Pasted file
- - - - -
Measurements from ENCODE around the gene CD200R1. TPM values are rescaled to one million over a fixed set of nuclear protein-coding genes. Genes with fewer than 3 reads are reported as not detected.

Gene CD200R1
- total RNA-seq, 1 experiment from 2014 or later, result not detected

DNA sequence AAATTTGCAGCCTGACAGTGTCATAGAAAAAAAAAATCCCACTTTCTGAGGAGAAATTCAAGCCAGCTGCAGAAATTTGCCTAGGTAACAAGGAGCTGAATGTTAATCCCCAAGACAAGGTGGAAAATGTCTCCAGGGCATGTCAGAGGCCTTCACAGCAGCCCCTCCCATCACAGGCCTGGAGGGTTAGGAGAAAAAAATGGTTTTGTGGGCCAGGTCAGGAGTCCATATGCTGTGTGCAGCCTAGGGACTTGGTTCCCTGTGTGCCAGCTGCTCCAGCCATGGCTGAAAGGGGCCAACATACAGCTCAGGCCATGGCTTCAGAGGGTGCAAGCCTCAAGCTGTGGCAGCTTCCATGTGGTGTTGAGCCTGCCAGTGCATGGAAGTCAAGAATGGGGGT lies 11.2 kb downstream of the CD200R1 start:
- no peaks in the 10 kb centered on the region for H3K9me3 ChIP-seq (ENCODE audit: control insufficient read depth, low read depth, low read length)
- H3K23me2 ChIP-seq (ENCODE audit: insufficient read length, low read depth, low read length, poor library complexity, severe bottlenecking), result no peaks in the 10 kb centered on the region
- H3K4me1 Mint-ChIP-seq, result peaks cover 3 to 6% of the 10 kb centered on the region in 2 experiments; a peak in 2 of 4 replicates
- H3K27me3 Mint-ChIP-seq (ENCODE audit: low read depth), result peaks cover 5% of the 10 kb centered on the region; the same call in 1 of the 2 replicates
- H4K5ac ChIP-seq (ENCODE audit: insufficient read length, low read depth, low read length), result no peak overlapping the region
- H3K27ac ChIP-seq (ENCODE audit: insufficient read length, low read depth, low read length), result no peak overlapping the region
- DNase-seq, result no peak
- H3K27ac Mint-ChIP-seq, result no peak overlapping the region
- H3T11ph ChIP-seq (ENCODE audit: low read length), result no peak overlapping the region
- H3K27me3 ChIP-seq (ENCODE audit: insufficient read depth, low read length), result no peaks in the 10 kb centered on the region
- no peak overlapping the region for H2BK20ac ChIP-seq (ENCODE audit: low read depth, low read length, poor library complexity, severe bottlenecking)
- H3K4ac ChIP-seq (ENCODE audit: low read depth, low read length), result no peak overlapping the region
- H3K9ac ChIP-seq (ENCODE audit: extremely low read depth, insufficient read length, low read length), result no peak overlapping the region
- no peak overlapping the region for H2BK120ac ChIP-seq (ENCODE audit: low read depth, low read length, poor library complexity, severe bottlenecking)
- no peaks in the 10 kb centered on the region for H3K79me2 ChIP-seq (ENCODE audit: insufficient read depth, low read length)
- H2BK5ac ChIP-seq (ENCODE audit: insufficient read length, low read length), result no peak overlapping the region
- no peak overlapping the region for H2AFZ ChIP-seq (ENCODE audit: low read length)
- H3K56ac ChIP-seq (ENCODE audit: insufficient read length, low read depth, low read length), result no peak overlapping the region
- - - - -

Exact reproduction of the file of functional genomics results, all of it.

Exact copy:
Measurements from ENCODE around the gene CD200R1. TPM values are rescaled to one million over a fixed set of nuclear protein-coding genes. Genes with fewer than 3 reads are reported as not detected.

Gene CD200R1
- total RNA-seq, 1 experiment from 2014 or later, result not detected

DNA sequence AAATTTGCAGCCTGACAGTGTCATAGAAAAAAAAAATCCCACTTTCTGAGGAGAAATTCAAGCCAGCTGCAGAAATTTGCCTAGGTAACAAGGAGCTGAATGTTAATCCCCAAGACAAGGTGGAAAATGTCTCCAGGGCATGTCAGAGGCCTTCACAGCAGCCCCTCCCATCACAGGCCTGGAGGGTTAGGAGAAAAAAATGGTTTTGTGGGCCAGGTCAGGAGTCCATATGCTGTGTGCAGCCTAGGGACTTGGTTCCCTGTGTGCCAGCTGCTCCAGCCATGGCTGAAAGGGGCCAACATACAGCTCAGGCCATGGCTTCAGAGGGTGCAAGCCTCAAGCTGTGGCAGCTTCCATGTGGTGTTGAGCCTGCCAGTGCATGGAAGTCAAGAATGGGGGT lies 11.2 kb downstream of the CD200R1 start:
- no peaks in the 10 kb centered on the region for H3K9me3 ChIP-seq (ENCODE audit: control insufficient read depth, low read depth, low read length)
- H3K23me2 ChIP-seq (ENCODE audit: insufficient read length, low read depth, low read length, poor library complexity, severe bottlenecking), result no peaks in the 10 kb centered on the region
- H3K4me1 Mint-ChIP-seq, result peaks cover 3 to 6% of the 10 kb centered on the region in 2 experiments; a peak in 2 of 4 replicates
- H3K27me3 Mint-ChIP-seq (ENCODE audit: low read depth), result peaks cover 5% of the 10 kb centered on the region; the same call in 1 of the 2 replicates
- H4K5ac ChIP-seq (ENCODE audit: insufficient read length, low read depth, low read length), result no peak overlapping the region
- H3K27ac ChIP-seq (ENCODE audit: insufficient read length, low read depth, low read length), result no peak overlapping the region
- DNase-seq, result no peak
- H3K27ac Mint-ChIP-seq, result no peak overlapping the region
- H3T11ph ChIP-seq (ENCODE audit: low read length), result no peak overlapping the region
- H3K27me3 ChIP-seq (ENCODE audit: insufficient read depth, low read length), result no peaks in the 10 kb centered on the region
- no peak overlapping the region for H2BK20ac ChIP-seq (ENCODE audit: low read depth, low read length, poor library complexity, severe bottlenecking)
- H3K4ac ChIP-seq (ENCODE audit: low read depth, low read length), result no peak overlapping the region
- H3K9ac ChIP-seq (ENCODE audit: extremely low read depth, insufficient read length, low read length), result no peak overlapping the region
- no peak overlapping the region for H2BK120ac ChIP-seq (ENCODE audit: low read depth, low read length, poor library complexity, severe bottlenecking)
- no peaks in the 10 kb centered on the region for H3K79me2 ChIP-seq (ENCODE audit: insufficient read depth, low read length)
- H2BK5ac ChIP-seq (ENCODE audit: insufficient read length, low read length), result no peak overlapping the region
- no peak overlapping the region for H2AFZ ChIP-seq (ENCODE audit: low read length)
- H3K56ac ChIP-seq (ENCODE audit: insufficient read length, low read depth, low read length), result no peak overlapping the region